opened by joshlk 8
  • Additional commands for `--delete-sources` and `clean`.

    Additional commands for `--delete-sources` and `clean`.

    From @mityax

    I was thinking of a --delete-sources flag for the build command and a clean command deleting all generated/compiled files - maybe an idea for the future, if you'd also think these features are useful.

    opened by tbenthompson 0
  • IDEA: plugin system

    IDEA: plugin system

    I really like cppimport for quick tests and local work. However, there's one irritating part I always have to look up:

    /*
    <%
    setup_pybind11(cfg)
    %>
    */
    

    This has two issues - one it's a special, parsed magic that requires changing the C++ code, and two, it's hard-coded into cppimport; if someone wanted to support something besides pybind11, it would need a new function like this. I'd like to propose a plugin system that allows pybind11 to declare what it needs for setup that could also be used elsewhere. I can help get the pybind11 part into the pybind11 package. :)

    The idea I'm currently thinking of is the following. Users could use:

    # Global
    cppimport.plugin.pybind11.import_hook
    import foobar
    
    # Local
    foobar = cppimport.plugin.pybind11.imp("foobar")
    foobar = cppimport.plugin.pybind11.imp_from_filepath("src/foobar.cpp")
    

    It would be also available in cpp mode to support "classic" usage:

    /*
    <%
    cppimport.plugin.pybind11.setup(cfg)
    %>
    */
    

    A package (pybind11 in this case) would implement an entrypoint, cppimport.setup: pybind11 = .... When you access cppimport.plugin.<attr>, it looks for <attr> item in the cppimport.setup entry points. If found, it calls it with some to-be-determined API, possibly just "cfg" like the current setup_pybind11. No modification or special magic comments needed in the source code.

    Thoughts? Also, a way to set config options would be important, which I haven't addressed above. I think import_hook could be replaced with something callable, like setup_import_hook, which would take cfg options. imp* could take configuration options too.

    opened by henryiii 1
  • Add Windows to continuous integration system.

    Add Windows to continuous integration system.

    Simple, see the title!

    The issue is not quite as easy as appending windows-latest to the list of OS options in the CI workflow. For some reason, the tests fail silently on Windows. Perhaps there is some kind of segfault occuring? I think further testing will require replicating something very similar to the Windows CI environment.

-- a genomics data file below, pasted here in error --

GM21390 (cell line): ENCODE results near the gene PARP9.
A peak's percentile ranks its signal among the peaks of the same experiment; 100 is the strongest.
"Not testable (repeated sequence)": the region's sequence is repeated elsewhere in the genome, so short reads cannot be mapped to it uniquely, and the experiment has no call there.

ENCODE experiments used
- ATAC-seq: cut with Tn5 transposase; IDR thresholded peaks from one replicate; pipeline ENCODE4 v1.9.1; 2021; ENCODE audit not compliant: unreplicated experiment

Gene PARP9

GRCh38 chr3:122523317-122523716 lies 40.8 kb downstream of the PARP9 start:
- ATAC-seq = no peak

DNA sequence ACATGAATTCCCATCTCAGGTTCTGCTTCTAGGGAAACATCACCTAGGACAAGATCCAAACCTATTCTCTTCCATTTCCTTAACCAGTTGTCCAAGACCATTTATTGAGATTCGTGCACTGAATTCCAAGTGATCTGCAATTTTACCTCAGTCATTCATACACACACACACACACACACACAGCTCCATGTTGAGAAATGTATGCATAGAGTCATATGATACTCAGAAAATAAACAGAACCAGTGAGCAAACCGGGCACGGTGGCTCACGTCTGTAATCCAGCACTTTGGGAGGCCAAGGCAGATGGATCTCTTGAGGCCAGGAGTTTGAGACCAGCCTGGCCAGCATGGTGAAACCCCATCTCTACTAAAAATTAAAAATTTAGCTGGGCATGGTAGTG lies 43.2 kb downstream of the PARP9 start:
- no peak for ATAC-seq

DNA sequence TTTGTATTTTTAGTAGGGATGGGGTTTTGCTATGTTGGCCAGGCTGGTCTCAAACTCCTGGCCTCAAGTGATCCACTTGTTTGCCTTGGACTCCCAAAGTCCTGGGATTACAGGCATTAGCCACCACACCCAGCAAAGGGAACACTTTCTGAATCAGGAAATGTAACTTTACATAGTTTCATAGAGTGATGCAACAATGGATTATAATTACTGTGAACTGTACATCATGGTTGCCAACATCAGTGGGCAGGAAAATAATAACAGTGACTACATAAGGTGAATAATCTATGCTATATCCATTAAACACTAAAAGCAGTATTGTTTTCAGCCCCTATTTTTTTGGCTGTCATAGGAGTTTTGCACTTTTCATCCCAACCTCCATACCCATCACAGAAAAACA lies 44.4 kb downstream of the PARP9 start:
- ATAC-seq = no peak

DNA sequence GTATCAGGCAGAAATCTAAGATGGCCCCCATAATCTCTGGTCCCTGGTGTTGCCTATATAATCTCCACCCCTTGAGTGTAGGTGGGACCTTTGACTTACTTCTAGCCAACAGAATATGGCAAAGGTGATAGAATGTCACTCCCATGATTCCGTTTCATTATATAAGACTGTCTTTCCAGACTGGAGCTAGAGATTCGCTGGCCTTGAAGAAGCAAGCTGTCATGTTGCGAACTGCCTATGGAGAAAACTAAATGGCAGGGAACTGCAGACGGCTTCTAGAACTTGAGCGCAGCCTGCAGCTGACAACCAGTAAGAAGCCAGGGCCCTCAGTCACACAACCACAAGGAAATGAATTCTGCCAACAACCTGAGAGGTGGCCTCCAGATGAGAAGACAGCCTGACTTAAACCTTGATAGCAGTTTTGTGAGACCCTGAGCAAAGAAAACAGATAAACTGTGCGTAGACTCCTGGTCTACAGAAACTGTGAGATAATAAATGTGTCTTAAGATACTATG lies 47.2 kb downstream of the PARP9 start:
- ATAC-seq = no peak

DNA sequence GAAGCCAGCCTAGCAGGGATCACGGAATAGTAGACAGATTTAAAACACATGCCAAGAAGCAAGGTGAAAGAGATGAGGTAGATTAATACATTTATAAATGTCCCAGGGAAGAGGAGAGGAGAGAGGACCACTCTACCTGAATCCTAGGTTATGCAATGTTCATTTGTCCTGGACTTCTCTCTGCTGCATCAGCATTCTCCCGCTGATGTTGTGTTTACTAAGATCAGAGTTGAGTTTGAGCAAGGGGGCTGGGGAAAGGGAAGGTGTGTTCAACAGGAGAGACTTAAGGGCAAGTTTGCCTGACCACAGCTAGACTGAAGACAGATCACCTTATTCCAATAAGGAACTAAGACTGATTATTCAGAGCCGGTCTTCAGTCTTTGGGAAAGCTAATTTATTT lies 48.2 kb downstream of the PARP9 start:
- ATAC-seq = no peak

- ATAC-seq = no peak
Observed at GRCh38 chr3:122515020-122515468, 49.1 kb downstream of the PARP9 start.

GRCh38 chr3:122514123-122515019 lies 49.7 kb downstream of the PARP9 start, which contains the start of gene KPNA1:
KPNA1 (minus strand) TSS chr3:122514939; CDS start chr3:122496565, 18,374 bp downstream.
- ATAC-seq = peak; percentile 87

opened by tbenthompson 0
Releases(22.08.02)
  • 22.08.02(Aug 2, 2022)

    What's Changed

    • Add version string to init.py by @tbenthompson in https://github.com/tbenthompson/cppimport/pull/78

    Full Changelog: https://github.com/tbenthompson/cppimport/compare/22.07.17...22.08.02

    Source code(tar.gz)
    Source code(zip)
  • 22.07.17(Jul 15, 2022)

    What's Changed

    • Feature/concurrent build fixes #67 by @joshlk in https://github.com/tbenthompson/cppimport/pull/71
    • Implement relative imports, clean up Manifest.in. by @tbenthompson in https://github.com/tbenthompson/cppimport/pull/75

    New Contributors

    • @joshlk made their first contribution in https://github.com/tbenthompson/cppimport/pull/71

    Full Changelog: https://github.com/tbenthompson/cppimport/compare/22.05.11...22.07.17 PyPI: https://pypi.org/project/cppimport/22.7.17/

    Source code(tar.gz)
    Source code(zip)
  • 22.05.10(May 11, 2022)

    What's Changed

    • Add cli to pre-compile c sources for deployments by @mityax in https://github.com/tbenthompson/cppimport/pull/65
    • continuous integration: Remove python 3.6, add python 3.10 by @tbenthompson in https://github.com/tbenthompson/cppimport/pull/68

    New Contributors

    • @mityax made their first contribution in https://github.com/tbenthompson/cppimport/pull/65

    Full Changelog: https://github.com/tbenthompson/cppimport/compare/21.03.07...22.05.10

    Source code(tar.gz)
    Source code(zip)
    cppimport-22.5.10.tar.gz(1.65 MB)
  • 21.03.07(Mar 8, 2021)

  • 21.01.11(Jan 12, 2021)

  • 17.09.18(Sep 18, 2017)

  • 16.06.1(Jun 6, 2016)

Owner
Ben Thompson
Ben Thompson